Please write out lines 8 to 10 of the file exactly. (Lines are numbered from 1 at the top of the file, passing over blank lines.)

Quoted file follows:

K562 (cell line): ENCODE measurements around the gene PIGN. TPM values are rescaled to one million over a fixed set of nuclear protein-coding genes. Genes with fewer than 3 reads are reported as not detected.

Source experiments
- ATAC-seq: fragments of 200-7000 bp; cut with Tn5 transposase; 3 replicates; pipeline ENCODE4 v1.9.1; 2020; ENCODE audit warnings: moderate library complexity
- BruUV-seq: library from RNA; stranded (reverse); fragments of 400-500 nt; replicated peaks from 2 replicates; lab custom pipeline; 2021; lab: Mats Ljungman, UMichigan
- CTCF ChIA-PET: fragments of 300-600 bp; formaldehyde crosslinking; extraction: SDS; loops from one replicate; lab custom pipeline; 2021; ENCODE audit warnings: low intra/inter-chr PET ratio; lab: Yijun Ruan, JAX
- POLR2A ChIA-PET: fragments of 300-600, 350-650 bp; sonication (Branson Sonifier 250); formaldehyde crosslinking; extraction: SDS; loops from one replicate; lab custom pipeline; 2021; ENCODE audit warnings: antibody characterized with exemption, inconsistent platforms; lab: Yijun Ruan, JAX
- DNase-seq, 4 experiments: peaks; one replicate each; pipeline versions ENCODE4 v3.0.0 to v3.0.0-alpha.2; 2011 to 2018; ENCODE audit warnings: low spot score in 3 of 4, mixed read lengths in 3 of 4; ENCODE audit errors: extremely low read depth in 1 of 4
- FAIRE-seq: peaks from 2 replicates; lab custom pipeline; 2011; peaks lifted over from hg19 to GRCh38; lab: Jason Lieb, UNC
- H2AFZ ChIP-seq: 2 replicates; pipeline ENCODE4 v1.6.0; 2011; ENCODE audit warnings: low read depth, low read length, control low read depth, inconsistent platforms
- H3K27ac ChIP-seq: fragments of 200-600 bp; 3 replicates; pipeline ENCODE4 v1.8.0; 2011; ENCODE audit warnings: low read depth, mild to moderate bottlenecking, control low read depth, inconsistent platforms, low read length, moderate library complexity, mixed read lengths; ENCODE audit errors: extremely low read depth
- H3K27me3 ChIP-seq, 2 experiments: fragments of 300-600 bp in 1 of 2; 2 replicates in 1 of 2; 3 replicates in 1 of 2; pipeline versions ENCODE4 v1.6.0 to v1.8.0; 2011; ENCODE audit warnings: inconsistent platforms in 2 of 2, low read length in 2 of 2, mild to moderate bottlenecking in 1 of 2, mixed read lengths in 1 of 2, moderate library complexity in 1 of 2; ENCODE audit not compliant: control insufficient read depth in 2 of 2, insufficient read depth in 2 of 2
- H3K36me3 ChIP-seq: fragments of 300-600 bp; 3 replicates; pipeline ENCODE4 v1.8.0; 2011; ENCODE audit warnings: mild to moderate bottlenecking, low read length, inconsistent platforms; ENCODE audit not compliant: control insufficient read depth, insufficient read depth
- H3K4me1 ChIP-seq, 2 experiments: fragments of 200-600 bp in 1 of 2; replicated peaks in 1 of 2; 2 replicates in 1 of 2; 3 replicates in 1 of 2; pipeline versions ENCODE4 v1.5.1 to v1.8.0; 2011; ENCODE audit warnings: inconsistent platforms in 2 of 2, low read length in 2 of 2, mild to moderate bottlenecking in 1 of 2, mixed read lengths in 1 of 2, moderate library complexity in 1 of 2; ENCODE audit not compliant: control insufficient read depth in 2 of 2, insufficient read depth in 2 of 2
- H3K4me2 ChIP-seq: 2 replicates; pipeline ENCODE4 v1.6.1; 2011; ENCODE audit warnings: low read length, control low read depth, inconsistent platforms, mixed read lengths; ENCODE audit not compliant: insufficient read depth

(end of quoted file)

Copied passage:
- FAIRE-seq: peaks from 2 replicates; lab custom pipeline; 2011; peaks lifted over from hg19 to GRCh38; lab: Jason Lieb, UNC
- H2AFZ ChIP-seq: 2 replicates; pipeline ENCODE4 v1.6.0; 2011; ENCODE audit warnings: low read depth, low read length, control low read depth, inconsistent platforms
- H3K27ac ChIP-seq: fragments of 200-600 bp; 3 replicates; pipeline ENCODE4 v1.8.0; 2011; ENCODE audit warnings: low read depth, mild to moderate bottlenecking, control low read depth, inconsistent platforms, low read length, moderate library complexity, mixed read lengths; ENCODE audit errors: extremely low read depth